234. I don’t have a degree but I do enjoy reading and the English language and I wonder if we (the non-degree/college) readers misses out on the witticisms and do not gain as much pleasure from a novel such as this?

  235. I like his approach toward teaching, and hearing about the apathy he encountered in his first teaching situation. I try to get the same message across to my students: words matter. Unfortunately it is a message that doesn’t reach everyone. The kids are 11-12 and you can see that some of them won’t make it to college to meet and be inspired by authors because they don’t see why reading matters. I can’t wait to read this book, and I got ideas of other books to read from what he mentioned in the interview as influences.

  236. Jessica Mahoney Says:

    I love that you’ve referred to George from Seinfeld. It is quite interesting how people can fabricate their own reality. I look forward to reading your book and learning more about Julian and your other characters.

  237. Mandi J. Says:

    I would love to enter this draw! It sounds like such an amazing novel, and one I’d love to read :). Thank you for telling me about it through Goodreads!

  238. This is already on my ‘to read’ list…I would love to win it. And good luck to everyone else!

  239. Debbie Campbell Says:

    I can’t wait to read this! Thanks fo letting me know about the contest.

  240. Looking forward to reading this!

  241. I can’t wait to read it. 🙂

  242. I really want to read this book, but don’t have the money to buy it while it’s in hardback. I would love to win a copy. Thanks so much for letting me know about this giveaway!.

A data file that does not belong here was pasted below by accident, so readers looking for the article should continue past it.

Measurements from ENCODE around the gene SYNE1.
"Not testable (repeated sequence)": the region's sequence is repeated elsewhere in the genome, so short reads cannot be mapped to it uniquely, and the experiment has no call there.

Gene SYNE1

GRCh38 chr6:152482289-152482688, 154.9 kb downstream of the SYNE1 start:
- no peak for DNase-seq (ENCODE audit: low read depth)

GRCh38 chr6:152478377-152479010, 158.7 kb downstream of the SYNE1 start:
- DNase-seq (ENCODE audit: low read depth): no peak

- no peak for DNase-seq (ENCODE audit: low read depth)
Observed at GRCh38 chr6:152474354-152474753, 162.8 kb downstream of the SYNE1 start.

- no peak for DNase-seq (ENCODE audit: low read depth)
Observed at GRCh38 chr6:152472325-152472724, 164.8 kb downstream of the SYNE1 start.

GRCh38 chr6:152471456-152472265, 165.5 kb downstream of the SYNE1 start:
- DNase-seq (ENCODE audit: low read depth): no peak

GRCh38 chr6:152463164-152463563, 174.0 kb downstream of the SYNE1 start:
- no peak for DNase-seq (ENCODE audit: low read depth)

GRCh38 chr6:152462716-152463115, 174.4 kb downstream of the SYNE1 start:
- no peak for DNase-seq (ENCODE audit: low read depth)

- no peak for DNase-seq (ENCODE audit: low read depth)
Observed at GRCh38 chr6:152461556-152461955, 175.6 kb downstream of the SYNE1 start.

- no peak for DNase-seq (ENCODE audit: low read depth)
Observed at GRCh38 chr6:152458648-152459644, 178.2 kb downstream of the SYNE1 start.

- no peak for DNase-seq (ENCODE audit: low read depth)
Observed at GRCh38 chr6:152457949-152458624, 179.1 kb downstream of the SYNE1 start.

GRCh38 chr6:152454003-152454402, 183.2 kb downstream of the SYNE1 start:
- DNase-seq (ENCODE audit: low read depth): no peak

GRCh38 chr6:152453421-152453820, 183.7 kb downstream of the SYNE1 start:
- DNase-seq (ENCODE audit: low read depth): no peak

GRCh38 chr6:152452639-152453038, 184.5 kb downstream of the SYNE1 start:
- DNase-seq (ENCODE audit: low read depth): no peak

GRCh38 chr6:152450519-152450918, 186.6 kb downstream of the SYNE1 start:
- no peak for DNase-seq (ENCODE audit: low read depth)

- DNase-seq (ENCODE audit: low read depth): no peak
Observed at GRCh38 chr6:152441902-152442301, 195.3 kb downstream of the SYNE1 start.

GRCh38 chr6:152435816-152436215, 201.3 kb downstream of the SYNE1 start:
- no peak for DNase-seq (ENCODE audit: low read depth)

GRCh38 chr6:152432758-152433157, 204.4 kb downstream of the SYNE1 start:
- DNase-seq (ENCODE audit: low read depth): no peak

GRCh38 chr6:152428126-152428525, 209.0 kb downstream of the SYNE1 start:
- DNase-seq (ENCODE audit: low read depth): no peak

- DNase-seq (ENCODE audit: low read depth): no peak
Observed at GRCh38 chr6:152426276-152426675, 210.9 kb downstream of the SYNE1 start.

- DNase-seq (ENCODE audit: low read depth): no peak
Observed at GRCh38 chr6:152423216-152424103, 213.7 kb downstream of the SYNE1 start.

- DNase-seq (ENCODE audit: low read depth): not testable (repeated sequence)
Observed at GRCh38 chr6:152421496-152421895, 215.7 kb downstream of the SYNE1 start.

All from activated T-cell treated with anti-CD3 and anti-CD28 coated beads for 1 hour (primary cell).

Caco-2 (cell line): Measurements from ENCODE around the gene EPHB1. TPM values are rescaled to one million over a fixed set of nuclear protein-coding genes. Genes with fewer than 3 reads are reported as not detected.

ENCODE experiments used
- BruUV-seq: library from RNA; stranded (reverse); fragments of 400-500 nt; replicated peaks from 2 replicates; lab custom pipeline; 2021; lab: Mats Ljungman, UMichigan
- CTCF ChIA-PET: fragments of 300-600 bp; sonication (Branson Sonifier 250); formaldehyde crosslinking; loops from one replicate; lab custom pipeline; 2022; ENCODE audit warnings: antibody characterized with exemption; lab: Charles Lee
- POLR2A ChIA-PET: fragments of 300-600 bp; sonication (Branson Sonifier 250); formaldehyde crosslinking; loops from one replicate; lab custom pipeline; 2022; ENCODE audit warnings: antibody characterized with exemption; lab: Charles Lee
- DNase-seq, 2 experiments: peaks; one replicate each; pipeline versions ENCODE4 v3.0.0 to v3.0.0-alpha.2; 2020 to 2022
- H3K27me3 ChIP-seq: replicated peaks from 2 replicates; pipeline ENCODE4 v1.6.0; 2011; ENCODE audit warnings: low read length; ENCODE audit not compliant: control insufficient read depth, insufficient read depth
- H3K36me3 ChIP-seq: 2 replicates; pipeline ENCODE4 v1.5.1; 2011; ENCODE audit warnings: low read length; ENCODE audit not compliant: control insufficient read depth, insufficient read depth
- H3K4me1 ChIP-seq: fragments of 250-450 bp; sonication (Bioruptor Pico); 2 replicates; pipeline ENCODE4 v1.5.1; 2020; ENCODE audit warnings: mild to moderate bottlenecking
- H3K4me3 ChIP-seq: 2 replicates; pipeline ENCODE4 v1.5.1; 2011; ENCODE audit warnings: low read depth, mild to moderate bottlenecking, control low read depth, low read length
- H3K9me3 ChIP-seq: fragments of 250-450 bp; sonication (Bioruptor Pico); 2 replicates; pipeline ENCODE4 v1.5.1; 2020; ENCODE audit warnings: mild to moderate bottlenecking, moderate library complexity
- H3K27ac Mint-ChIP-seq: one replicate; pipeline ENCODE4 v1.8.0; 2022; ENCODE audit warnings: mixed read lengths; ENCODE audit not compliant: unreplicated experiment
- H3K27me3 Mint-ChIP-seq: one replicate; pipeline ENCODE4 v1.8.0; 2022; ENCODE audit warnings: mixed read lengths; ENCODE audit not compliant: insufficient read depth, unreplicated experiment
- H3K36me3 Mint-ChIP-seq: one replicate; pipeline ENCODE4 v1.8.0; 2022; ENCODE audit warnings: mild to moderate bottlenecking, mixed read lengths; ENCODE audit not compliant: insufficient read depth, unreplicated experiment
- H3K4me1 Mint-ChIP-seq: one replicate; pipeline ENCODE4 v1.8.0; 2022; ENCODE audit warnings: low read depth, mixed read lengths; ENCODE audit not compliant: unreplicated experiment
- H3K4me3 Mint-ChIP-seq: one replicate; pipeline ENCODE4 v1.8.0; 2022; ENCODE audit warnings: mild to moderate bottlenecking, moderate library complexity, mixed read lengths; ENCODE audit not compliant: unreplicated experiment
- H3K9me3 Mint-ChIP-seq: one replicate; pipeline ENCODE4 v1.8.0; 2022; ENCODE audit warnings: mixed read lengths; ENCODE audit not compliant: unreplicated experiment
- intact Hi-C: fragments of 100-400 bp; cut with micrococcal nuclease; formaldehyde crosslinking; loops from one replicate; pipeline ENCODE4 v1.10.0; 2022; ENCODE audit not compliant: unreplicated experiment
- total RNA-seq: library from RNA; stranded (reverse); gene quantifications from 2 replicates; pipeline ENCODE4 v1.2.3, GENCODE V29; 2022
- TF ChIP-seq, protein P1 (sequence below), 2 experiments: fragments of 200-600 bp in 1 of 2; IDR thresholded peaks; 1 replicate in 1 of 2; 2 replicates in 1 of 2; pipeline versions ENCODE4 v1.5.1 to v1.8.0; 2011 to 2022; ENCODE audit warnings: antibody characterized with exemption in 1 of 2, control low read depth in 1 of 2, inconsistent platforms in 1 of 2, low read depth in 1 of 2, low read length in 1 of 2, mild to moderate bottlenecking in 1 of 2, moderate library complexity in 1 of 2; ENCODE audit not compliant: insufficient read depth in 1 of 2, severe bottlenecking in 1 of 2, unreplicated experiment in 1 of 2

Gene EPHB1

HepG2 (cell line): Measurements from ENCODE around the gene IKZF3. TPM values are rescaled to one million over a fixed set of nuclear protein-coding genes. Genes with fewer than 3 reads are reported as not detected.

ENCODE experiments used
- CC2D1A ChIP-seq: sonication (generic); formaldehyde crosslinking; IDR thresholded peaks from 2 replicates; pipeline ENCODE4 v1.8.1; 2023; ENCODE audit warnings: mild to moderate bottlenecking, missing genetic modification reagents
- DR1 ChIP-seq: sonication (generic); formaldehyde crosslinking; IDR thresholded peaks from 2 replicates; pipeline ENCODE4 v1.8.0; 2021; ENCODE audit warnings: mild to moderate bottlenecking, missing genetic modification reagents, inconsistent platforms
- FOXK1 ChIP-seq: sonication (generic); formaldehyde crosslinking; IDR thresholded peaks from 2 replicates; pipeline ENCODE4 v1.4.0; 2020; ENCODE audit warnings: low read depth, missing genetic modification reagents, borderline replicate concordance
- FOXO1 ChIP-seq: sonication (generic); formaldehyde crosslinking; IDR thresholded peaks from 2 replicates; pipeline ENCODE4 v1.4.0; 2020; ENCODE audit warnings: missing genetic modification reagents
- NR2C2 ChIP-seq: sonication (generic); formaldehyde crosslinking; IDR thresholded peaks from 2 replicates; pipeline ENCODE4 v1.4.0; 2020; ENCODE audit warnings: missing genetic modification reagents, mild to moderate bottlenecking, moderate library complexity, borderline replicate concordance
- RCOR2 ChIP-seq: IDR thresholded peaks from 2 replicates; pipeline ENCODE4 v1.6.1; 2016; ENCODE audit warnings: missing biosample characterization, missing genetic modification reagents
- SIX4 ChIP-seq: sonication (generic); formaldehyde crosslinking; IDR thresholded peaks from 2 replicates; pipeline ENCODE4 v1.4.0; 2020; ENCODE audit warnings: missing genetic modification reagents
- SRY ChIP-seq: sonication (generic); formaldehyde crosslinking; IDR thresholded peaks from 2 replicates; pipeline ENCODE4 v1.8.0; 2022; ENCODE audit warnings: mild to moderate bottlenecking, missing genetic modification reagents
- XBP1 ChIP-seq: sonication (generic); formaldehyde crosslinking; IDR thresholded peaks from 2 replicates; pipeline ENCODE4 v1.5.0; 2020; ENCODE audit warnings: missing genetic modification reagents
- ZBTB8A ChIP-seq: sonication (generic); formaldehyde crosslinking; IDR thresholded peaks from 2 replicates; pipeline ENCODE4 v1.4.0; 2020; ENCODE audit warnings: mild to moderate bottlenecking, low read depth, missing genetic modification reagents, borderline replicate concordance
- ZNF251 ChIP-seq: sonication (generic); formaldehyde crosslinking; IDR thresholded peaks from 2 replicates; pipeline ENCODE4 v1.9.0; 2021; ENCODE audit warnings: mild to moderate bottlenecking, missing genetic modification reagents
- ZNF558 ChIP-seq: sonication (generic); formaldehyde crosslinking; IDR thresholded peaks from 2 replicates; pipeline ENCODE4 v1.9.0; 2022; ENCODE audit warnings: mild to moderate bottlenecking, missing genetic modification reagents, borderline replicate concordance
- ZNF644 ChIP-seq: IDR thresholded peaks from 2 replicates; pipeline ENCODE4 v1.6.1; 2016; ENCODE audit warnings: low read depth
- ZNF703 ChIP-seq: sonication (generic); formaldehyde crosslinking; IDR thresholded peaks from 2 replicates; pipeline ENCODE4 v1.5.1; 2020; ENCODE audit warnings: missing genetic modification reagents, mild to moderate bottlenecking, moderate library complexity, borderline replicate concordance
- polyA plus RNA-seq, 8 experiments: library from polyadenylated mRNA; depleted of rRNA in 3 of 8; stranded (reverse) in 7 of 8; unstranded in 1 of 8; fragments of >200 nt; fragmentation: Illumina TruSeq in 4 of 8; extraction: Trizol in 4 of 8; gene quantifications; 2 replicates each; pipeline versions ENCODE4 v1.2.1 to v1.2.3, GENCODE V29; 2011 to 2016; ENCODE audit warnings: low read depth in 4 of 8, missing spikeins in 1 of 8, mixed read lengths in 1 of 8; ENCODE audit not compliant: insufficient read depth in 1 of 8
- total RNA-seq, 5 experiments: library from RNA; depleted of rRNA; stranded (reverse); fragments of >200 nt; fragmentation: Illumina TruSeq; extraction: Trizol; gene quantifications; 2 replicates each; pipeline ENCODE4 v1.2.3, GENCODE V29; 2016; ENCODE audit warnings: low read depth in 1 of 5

243. Thanks for letting me know about this giveaway. I completely agree that it is easier to write when you don’t have much time. When I’m under pressure is when I write the best. I’ll go back to my writing and think, “Wow, I just wrote that?” The way you went about answering the various questions definitely allows the reader to get a better understanding of who you are as a person and an author, I appreciate that. It is nice to know your author on a personal level. Whether I win the book or I end up buying, I cannot wait to read it either way.

  244. katsings Says:

    Happy to enter this contest. Thank so much for the chance to win a copy! My friend reviewed it for Cannonball Read, and it was posted to Pajiba as well, and now I’m completely intrigued by it.

  245. Read a portion of it on Electric Literature’s Recommended Reading and would love a copy of the book.

  246. kateyzee Says:

    I’m glad you pointed me in your direction because his interview was really cool. Now I’m really interested in reading his book!

  247. Sounds like a great read. I’d love to throw my hat in the ring for a chance to win. Thanks for letting me know on goodreads!

  248. This sounds like a great book. I’m glad to discover this blog, too!

  249. Bonnie franks Says:

    Loved this interview, want to read this book! Thanks for the contest opportunity!

  250. Can’t wait to read the book 🙂

  251. Really looking forward to this one!

  252. Looking forward to reading, even more so with a winning copy ; )

  253. Sounds like a fun format for the book. I’m definitely curious about how the various locales all fit together.

  254. I would love to win a copy of this book. Looks very interesting!

  255. […] review was previously posted on 3/21/13; an interview with the author was also posted on […]